Polycystic Ovary Syndrome (PCOS) is a condition that is prevalent in women of reproductive age, according to The Journal of Clinical Endocrinology & Metabolism. Furthermore, findings from another study published in the European Journal of Endocrinology revealed that women with PCOS were 51 per cent more likely to contract COVID-19 when compared to women of the same age who did not have the syndrome. That increased risk continued after researchers performed statistical modifications to ensure that PCOS was the culprit, not any other chronic illnesses. PCOS patients still reportedly had a 28 per cent higher likelihood of infection.
In some instances, primary care providers commonly overlook the link between the syndrome and severe morbidity in terms of both reproductive and nonreproductive outcomes. The study, Polycystic Ovary Syndrome (PCOS): Arguably the Most Common Endocrinopathy Is Associated with Significant Morbidity in Women published in The Journal of Clinical Endocrinology & Metabolism, further reports that having the disorder can have a substantial influence on women's quality of life during their reproductive years. It could lead to morbidity and mortality by the time they reach menopause.
Treatment should be tailored to each patient's phenotypic and personal aspirations, such as a desire for conception, according to a study, Managing polycystic ovary syndrome in primary care, published in the Singapore Medical Journal. Psychological well-being is also a factor to consider because of the implications on physical appearance. Diet and exercise are critical components in the treatment of PCOS and obese patients. Lifestyle changes like diet and exercise, followed by pharmaceutical medication, are the first-line treatments for PCOS fertility and metabolic syndrome.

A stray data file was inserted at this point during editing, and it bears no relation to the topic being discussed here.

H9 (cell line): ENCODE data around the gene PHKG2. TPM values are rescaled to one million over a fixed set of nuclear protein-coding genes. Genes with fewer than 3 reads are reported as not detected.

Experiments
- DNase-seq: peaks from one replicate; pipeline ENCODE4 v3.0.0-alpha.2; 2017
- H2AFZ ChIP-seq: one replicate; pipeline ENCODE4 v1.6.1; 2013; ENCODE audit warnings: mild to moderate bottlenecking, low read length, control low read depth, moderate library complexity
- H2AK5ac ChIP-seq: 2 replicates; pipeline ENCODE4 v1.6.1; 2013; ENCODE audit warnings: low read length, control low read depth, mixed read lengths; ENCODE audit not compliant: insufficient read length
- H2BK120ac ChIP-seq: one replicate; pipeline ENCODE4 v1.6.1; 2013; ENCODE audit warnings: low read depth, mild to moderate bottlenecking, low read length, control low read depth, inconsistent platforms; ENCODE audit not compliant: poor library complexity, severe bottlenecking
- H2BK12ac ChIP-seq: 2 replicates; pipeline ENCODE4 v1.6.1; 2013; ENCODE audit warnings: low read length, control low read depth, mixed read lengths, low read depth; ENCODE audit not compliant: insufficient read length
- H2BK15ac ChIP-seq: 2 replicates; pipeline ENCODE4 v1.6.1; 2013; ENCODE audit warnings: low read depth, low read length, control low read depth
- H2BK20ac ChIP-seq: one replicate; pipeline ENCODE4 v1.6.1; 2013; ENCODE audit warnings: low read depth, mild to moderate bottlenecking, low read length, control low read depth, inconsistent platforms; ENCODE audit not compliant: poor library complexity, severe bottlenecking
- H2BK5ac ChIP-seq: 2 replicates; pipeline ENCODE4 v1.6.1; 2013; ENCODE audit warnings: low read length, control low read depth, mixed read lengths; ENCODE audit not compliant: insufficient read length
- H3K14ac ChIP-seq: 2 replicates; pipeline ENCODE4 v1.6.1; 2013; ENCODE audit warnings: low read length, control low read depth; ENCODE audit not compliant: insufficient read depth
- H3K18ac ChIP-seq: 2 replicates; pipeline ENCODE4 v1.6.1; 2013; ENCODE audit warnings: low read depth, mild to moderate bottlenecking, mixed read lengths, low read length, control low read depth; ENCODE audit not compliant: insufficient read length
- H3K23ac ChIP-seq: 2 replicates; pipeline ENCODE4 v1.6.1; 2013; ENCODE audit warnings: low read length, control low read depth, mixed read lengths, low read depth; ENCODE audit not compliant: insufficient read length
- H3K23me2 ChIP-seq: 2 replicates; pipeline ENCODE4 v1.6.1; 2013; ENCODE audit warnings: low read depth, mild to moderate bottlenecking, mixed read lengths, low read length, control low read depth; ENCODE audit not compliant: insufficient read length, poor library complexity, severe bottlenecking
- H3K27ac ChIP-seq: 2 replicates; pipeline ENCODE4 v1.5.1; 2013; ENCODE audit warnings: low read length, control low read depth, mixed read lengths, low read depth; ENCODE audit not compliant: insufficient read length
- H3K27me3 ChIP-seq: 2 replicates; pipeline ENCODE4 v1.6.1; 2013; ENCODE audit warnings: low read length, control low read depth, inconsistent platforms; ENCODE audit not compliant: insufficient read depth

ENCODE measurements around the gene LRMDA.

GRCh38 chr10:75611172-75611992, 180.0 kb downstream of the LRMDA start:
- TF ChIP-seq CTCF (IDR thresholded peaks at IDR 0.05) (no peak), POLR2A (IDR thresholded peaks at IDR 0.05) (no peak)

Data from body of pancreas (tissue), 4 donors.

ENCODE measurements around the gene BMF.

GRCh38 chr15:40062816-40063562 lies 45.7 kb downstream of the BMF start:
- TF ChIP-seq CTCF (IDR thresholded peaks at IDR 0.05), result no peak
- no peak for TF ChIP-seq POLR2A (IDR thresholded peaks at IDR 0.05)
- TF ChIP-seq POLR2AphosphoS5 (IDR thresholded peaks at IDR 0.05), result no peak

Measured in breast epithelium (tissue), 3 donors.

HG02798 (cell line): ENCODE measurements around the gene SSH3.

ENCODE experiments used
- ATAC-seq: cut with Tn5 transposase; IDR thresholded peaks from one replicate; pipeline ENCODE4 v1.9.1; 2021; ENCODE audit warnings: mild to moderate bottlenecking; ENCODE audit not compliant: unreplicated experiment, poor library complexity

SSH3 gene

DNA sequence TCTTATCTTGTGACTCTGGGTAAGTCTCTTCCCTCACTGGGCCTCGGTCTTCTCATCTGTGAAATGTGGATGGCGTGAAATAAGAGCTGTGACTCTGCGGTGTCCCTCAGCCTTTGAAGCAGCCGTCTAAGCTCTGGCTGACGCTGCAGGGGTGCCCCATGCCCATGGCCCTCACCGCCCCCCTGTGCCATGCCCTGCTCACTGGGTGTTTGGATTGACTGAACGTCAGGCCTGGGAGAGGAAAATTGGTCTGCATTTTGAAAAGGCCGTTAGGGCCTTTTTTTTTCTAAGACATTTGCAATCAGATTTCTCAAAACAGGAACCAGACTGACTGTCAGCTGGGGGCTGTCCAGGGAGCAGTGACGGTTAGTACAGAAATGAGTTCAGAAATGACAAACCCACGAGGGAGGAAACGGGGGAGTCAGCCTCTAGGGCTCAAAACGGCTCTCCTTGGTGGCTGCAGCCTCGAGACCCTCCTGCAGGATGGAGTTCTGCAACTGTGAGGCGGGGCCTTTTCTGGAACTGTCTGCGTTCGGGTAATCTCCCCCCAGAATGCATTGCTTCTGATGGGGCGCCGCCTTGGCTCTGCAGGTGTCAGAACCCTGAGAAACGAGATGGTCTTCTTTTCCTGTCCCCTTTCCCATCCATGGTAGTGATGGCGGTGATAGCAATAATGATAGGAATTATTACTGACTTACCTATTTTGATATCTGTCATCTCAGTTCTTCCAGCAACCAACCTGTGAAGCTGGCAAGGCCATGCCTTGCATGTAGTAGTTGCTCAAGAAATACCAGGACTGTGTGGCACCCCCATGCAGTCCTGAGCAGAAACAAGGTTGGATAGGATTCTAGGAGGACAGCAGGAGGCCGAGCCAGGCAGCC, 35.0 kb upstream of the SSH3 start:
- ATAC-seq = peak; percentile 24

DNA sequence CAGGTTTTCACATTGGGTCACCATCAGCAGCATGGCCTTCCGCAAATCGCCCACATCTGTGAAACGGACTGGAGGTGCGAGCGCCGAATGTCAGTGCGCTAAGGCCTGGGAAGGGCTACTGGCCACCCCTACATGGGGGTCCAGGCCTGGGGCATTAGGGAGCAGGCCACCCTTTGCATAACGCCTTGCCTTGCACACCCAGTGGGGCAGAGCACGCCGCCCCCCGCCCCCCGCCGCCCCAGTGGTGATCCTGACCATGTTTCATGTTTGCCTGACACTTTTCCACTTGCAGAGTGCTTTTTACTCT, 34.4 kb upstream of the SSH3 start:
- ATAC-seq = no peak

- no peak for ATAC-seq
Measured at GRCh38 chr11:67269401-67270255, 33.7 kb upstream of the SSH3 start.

Women with PCOS are at a higher risk of cardiometabolic disease linked to COVID-19. The researchers in the study Increased COVID-19 infections in women with polycystic ovary syndrome: a population-based study published in the European Journal of Endocrinology used a population-based closed cohort study in the UK during the first wave of the SARS-CoV-2 pandemic (January to July 2020) to see if the increased metabolic risk in PCOS translates to an increased risk of COVID-19 infection. The study included 21,292 women with PCOS and 78,310 controls who were matched for sex, age, and general practice location. After adjusting for age, BMI, poor glucose regulation, and other explanatory variables, women with PCOS had a 52 per cent elevated risk of COVID-19 infection, which remained at 28 per cent higher than controls.
In conclusion, findings from the study demonstrate that women with PCOS had a higher risk of COVID-19 infection and that adjusting for potentially confounding variables, except for obesity, did not reduce this risk, indicating PCOS-specific causes.
Future research should look at the possibly crucial function of androgens in communicating this danger and the impact of ethnicity and socioeconomic disadvantage. Women with PCOS should especially be urged to follow the recommended infection control measures throughout the COVID-19 pandemic, based on results from the study.